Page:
Despite consistently negative media attention on the topic (and negative reaction to that negative media attention), apparently two-thirds of Americans still believe that the name “Washington Redskins” isn’t disrespectful toward Native Americans. This stance, most fervently defended by people who own warehouses full of “Washington Redskins” T-shirts, comes under fire in the season 18 premiere of South Park.
There's a couple things I love about this. One, the dismay over the Myrrhkin people's refusal (for once) to be swayed by news coverage like the good, docile little automatons we'd like them to be, at least when it's convenient for our purposes, and two, the fact that, confronted by the resounding failure of enlightened progressives to make an impression on society's collective consciousness about this issue, the entirely predictable reaction is to sneer about society's collective intelligence and character, or the lack thereof, to be more precise. Maybe a little less time circle-jerking with the other A.V. Clubbers over which song you hate this week and a little more time spent trying to patiently convince people who don't already agree with you might tip the balance more in your favor, champ. I know, I know, that just might entail having to go talk to people who actually listen to Nickelback unironically, people who watch network comedies instead of gritty HBO series, or people who still go to brick-and-mortar stores to buy CDs like animals or something, but nobody said it would be easy. Or maybe being Correct On The Internet is all the consolation prize you need.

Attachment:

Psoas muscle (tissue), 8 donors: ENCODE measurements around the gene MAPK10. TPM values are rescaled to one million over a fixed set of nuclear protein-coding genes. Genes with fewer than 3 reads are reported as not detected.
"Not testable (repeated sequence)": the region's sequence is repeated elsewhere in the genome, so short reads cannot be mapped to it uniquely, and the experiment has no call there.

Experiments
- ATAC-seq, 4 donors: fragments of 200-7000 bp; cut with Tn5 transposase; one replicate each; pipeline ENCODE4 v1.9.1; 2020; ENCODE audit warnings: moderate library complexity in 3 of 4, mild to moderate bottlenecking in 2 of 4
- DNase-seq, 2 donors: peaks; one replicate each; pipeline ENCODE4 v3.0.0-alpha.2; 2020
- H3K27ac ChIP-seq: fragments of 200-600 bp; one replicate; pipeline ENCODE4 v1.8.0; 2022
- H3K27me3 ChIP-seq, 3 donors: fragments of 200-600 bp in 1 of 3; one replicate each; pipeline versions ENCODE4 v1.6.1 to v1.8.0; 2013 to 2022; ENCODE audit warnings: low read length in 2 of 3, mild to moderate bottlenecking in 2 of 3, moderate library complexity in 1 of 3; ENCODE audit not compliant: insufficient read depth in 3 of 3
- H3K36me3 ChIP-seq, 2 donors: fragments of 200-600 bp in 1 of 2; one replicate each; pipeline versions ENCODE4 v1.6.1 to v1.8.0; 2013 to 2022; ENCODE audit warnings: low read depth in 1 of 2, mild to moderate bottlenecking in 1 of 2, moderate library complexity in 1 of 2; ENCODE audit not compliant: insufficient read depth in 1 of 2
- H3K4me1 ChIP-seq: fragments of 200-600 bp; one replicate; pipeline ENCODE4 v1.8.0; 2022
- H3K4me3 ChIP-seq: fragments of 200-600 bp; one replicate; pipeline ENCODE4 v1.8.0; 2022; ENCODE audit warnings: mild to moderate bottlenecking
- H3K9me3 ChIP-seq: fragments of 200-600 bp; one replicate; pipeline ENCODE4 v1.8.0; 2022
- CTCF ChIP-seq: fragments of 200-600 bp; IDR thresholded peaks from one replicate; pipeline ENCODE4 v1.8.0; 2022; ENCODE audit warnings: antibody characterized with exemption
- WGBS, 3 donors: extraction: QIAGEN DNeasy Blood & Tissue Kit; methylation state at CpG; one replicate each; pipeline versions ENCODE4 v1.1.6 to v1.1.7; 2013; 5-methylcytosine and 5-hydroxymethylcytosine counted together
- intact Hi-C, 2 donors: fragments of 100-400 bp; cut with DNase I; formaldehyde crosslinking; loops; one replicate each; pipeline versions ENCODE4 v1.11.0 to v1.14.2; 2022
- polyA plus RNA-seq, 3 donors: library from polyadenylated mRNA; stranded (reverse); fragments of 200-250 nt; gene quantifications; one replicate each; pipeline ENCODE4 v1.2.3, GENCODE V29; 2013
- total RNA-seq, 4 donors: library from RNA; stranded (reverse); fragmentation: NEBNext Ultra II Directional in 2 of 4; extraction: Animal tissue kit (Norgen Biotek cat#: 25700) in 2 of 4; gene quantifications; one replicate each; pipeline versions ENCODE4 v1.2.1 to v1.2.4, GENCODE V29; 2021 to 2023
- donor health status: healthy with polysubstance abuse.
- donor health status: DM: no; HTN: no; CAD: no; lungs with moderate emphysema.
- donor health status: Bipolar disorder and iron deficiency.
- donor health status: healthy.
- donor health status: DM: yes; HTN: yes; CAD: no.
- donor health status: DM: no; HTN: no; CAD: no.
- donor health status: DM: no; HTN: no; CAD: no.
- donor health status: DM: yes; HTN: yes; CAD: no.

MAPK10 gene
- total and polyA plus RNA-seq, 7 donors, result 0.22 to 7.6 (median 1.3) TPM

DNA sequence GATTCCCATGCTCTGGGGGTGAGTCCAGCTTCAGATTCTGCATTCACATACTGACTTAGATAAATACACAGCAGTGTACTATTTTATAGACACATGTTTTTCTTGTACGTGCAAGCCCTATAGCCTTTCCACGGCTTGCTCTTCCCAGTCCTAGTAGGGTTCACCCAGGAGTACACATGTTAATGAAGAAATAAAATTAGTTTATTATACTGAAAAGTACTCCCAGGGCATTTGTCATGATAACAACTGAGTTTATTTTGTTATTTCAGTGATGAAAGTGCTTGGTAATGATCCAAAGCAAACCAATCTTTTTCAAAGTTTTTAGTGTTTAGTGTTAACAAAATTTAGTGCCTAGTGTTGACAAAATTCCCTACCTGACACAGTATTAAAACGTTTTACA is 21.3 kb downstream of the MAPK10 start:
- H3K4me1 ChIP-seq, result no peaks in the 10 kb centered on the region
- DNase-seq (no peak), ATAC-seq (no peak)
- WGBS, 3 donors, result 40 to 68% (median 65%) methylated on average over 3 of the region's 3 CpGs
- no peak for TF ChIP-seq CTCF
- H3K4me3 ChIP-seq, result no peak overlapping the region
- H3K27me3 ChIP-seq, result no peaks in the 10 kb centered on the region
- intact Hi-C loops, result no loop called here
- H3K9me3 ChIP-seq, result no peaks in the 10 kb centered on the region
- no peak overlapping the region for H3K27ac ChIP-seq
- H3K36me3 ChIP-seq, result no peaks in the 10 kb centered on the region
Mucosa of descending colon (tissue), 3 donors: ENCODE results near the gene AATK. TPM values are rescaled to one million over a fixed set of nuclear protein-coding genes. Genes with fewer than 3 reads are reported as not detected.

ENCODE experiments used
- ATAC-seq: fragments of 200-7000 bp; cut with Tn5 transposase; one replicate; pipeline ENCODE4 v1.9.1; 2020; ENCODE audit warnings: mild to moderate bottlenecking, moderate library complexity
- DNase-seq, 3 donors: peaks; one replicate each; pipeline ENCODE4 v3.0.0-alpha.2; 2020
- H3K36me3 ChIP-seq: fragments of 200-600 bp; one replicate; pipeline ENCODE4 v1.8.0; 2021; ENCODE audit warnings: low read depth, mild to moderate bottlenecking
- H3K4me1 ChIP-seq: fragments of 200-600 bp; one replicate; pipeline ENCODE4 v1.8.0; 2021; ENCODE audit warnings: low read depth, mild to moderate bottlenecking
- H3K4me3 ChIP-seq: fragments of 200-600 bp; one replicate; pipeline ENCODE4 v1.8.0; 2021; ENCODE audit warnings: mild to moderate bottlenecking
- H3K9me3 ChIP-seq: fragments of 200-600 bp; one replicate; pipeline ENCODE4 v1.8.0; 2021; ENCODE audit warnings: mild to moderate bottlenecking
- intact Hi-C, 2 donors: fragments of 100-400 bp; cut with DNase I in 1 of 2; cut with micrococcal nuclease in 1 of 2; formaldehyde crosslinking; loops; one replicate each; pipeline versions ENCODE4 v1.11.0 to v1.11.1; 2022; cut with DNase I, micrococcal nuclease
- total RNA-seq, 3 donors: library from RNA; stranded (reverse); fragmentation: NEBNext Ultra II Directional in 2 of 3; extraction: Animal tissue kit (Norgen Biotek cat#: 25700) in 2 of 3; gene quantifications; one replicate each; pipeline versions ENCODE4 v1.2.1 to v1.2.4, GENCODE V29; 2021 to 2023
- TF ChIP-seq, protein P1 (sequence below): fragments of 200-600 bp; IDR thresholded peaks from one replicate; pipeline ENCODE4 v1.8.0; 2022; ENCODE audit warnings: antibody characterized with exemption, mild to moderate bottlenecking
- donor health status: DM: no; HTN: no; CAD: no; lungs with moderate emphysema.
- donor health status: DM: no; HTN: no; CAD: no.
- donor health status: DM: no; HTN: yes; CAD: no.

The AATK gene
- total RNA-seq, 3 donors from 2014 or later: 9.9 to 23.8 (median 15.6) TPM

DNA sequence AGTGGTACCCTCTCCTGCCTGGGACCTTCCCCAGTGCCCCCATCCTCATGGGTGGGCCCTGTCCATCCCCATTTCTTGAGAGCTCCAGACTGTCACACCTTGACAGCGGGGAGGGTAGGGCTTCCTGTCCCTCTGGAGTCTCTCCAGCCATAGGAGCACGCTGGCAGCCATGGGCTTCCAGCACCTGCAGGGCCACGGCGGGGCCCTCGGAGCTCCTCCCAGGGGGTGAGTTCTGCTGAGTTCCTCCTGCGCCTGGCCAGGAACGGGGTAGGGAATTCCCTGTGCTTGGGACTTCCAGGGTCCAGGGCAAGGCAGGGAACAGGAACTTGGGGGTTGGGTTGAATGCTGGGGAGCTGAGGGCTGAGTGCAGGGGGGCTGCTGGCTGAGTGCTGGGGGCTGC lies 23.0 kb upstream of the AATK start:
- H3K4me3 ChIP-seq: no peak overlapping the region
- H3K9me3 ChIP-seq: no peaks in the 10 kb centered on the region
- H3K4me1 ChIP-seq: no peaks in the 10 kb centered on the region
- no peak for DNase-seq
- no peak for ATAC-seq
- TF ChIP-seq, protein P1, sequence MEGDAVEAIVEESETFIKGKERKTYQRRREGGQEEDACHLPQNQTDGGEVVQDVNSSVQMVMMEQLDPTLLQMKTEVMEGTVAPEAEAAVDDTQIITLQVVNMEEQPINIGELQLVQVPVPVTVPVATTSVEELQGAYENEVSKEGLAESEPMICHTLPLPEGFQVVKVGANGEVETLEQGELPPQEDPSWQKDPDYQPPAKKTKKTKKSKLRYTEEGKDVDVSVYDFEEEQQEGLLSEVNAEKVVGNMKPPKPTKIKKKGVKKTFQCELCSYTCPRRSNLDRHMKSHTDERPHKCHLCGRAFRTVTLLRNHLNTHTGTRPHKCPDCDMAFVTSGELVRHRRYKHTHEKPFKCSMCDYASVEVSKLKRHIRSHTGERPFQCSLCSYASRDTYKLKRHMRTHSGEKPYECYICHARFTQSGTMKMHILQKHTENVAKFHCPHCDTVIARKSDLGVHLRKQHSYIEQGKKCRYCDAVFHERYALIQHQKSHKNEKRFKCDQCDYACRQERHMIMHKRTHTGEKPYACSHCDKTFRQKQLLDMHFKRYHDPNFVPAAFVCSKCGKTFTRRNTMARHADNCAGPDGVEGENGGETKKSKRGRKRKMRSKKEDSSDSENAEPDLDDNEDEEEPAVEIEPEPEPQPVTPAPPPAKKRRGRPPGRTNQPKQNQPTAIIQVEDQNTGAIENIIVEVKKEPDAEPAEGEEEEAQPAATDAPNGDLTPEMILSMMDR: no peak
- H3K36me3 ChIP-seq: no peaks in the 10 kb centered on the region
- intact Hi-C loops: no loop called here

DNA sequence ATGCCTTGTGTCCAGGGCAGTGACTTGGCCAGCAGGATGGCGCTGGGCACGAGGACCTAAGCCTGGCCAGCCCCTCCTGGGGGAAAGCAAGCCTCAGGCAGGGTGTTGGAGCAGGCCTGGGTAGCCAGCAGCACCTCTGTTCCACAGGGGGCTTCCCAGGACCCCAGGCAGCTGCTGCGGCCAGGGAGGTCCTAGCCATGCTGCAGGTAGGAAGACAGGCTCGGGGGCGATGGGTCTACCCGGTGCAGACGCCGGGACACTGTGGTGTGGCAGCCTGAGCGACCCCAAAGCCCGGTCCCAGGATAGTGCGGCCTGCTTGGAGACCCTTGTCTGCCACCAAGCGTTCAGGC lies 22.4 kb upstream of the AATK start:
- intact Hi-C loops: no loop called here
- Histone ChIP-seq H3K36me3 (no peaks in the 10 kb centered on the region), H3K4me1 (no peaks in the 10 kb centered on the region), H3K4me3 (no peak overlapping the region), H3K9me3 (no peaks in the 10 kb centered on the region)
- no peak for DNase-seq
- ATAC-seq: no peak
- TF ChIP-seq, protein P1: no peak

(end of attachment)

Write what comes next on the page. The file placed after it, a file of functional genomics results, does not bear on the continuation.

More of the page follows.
As for this tempestuous teacup itself, I happened to be talking about it with Arthur via email a couple weeks ago, so I'll just reprise that here:
You know, I of course have no problem with the idea that society may have evolved to a point where blunt references to people's skin or race just become too distasteful for use as sports mascots. But to be frank, I don't give a noisy wet shit about the hand-wringing self-regard of middle-class white progressives, and you can't help but notice that what this is really about is the ability of said progressives to enjoy their Sunday entertainment without a guilty conscience (at least until they start to feel more guilty about subsidizing an industry in which young men with few other career prospects enter their mid-thirties with crippling injuries and brains resembling tenderized meat). I feel it's safe to say that none of them are sparing much of a thought, let alone a lifted finger, for actual, living American Indians, some of whose lives on reservations more closely resemble life in sub-Saharan Africa than the Yoo Ess of Ay. They get terribly exercised about an abstract symbol, though, one that tarnishes their enjoyment with an allusion to bigotry. What matters most to them is sanitizing an aspect of their lives as opposed to bettering someone else's, allowing them to pride themselves on their personal distance from any unclean thoughts or words. Of course, I don't insist that anyone is obligated by some divine calling to devote their time and energy to charity work or activism, but I can't stand the sanctimony of people who act like these superficial crusades are morally significant.